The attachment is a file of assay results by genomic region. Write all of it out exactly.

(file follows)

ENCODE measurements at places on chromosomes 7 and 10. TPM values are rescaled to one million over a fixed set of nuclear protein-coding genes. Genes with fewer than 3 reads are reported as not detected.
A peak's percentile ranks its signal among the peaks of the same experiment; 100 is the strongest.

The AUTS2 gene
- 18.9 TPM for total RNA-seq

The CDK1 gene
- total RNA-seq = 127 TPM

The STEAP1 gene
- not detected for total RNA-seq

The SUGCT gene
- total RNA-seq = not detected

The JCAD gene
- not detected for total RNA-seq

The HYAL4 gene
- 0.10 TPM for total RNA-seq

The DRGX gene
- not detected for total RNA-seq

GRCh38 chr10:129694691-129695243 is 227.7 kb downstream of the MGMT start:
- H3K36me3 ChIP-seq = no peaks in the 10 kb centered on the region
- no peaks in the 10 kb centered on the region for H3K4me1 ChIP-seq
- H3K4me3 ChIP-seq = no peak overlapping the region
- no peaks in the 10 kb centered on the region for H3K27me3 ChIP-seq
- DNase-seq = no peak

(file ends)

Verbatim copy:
ENCODE measurements at places on chromosomes 7 and 10. TPM values are rescaled to one million over a fixed set of nuclear protein-coding genes. Genes with fewer than 3 reads are reported as not detected.
A peak's percentile ranks its signal among the peaks of the same experiment; 100 is the strongest.

The AUTS2 gene
- 18.9 TPM for total RNA-seq

The CDK1 gene
- total RNA-seq = 127 TPM

The STEAP1 gene
- not detected for total RNA-seq

The SUGCT gene
- total RNA-seq = not detected

The JCAD gene
- not detected for total RNA-seq

The HYAL4 gene
- 0.10 TPM for total RNA-seq

The DRGX gene
- not detected for total RNA-seq

GRCh38 chr10:129694691-129695243 is 227.7 kb downstream of the MGMT start:
- H3K36me3 ChIP-seq = no peaks in the 10 kb centered on the region
- no peaks in the 10 kb centered on the region for H3K4me1 ChIP-seq
- H3K4me3 ChIP-seq = no peak overlapping the region
- no peaks in the 10 kb centered on the region for H3K27me3 ChIP-seq
- DNase-seq = no peak